This paper investigates the relationship between bank ownership and efficiency before and after the 2008–2009 Global Financial Crisis. Using a sample of 58 Indian commercial banks from 2005 to 2017, we examine the interconnection between these factors in a dynamic data envelopment analysis (DEA) framework. We use an innovative modeling strategy based on a two-stage dynamic DEA framework. The first stage employs the Dynamic Slack-Based Measure model to measure bank efficiency, explicitly considering the effects of desirable and undesirable carry-overs between consecutive periods. In a second stage, we perform a regression of the efficiency scores on bank ownership types and several other contextual factors, while also accounting for the presence of endogenous relationships between the variables involved. Our results show that foreign banks outperform their domestic competitors, with bank size and profitability being the main drivers. We also find that while foreign and state-owned banks were more efficient than their rivals during the Global Financial Crisis, private banks recovered quickly, reaching the efficiency standards of state-owned banks by 2017. The latter faced a prolonged decrease in efficiency, gradually losing their initial advantage over their private domestic counterparts. Our results are robust to alternative regression specifications, especially those aimed at addressing potential endogeneity issues. The applied methodology and the findings of our research should be of interest to scholars, bank managers, and policymakers. The latter, in particular, should be concerned about the medium-term effects of reforms that unevenly affect banks with different ownership structures, especially in terms of bank resilience to aggregate shocks.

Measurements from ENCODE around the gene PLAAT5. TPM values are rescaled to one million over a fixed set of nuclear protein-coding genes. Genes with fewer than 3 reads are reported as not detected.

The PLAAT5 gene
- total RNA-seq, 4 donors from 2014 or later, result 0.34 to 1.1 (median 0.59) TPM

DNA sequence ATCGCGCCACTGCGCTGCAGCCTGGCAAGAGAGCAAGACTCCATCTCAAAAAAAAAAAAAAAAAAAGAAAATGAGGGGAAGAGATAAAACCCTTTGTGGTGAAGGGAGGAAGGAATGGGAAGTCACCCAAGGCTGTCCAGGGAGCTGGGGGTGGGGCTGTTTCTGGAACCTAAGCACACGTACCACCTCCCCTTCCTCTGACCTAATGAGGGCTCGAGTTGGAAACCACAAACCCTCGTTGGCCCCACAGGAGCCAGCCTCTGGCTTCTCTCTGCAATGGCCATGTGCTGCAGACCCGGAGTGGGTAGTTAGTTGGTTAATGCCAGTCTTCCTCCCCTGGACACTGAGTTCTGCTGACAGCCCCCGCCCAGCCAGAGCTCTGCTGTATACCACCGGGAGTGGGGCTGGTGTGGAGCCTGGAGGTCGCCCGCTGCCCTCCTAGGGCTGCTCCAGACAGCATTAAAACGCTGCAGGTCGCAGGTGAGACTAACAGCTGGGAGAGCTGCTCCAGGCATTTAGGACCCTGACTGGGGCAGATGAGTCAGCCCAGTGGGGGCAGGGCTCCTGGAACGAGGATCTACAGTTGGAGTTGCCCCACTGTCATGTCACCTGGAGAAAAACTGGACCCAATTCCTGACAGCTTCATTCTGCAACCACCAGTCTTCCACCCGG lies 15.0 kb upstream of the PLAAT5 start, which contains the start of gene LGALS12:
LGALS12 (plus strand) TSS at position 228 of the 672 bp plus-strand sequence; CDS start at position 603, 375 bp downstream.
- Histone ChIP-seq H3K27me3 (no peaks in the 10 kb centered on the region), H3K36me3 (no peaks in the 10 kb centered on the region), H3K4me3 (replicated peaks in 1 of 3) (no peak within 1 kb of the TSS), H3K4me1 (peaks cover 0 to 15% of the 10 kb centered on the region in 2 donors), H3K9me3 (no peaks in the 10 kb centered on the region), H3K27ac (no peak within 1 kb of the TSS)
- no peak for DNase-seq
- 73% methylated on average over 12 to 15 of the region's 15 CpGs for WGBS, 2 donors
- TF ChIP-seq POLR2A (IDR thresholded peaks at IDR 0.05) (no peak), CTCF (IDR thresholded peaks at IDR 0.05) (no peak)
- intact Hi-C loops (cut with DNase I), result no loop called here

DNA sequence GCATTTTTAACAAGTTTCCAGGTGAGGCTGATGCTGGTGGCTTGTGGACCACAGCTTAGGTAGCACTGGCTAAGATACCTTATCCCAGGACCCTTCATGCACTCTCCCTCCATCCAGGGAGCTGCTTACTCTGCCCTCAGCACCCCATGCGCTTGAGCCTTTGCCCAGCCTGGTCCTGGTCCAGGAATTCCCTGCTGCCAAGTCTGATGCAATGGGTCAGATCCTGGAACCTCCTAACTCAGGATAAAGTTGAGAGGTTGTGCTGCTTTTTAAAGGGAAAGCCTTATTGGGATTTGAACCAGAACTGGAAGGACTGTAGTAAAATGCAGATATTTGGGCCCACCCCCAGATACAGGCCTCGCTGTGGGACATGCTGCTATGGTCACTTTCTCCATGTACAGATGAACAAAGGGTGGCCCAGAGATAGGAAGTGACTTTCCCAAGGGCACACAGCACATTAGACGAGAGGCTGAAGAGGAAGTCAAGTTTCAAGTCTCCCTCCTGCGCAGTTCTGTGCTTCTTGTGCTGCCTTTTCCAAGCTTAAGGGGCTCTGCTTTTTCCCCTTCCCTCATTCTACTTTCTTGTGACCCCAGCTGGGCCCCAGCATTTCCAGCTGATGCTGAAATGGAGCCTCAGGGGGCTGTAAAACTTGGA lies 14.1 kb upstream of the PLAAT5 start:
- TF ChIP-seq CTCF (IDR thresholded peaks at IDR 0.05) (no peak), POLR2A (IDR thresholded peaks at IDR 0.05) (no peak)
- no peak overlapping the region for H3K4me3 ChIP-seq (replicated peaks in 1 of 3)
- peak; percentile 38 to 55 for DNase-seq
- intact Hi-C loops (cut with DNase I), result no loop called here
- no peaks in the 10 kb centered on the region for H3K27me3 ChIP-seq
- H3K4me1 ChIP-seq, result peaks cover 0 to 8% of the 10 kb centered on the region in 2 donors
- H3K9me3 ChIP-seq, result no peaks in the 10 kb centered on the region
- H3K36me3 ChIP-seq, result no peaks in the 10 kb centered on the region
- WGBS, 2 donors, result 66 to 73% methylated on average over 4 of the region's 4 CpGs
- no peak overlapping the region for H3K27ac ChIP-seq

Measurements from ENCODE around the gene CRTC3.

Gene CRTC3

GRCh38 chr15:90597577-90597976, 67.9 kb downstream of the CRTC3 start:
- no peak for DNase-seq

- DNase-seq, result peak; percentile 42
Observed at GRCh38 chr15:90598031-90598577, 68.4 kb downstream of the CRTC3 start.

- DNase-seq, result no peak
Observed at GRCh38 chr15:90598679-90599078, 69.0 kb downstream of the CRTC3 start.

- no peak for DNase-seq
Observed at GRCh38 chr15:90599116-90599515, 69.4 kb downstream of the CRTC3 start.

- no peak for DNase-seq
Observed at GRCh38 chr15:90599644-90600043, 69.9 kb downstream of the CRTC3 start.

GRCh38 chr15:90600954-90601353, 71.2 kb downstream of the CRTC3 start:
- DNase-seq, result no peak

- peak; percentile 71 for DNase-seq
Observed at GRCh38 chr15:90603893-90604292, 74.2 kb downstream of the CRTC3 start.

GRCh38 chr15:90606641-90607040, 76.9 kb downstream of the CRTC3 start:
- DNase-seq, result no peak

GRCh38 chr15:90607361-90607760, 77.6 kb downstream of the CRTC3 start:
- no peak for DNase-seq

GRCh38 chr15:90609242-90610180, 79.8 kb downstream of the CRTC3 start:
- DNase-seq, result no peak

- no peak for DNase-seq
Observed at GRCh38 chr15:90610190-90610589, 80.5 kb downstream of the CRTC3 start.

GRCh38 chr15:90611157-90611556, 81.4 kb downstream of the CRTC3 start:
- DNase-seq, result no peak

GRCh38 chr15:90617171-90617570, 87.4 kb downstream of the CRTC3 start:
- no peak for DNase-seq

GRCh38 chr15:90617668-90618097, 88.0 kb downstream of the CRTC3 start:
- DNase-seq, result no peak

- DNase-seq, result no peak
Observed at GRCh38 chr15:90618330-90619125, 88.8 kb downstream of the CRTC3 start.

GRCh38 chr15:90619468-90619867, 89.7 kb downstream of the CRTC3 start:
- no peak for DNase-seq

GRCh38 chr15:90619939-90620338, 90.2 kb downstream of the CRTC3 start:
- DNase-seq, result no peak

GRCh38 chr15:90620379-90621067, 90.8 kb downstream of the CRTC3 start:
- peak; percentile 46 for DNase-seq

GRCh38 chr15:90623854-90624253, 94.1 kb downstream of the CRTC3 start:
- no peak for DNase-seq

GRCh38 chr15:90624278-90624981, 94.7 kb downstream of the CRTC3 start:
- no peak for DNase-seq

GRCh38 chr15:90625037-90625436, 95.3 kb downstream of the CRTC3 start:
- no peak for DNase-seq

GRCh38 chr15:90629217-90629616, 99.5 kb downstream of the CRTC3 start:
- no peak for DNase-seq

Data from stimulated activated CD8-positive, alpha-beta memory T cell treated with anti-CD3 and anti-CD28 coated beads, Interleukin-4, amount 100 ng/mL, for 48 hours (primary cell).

|Number of pages||26|
|Journal||International Transactions in Operational Research|
|Publication status||Published - May 2022|
- global financial crisis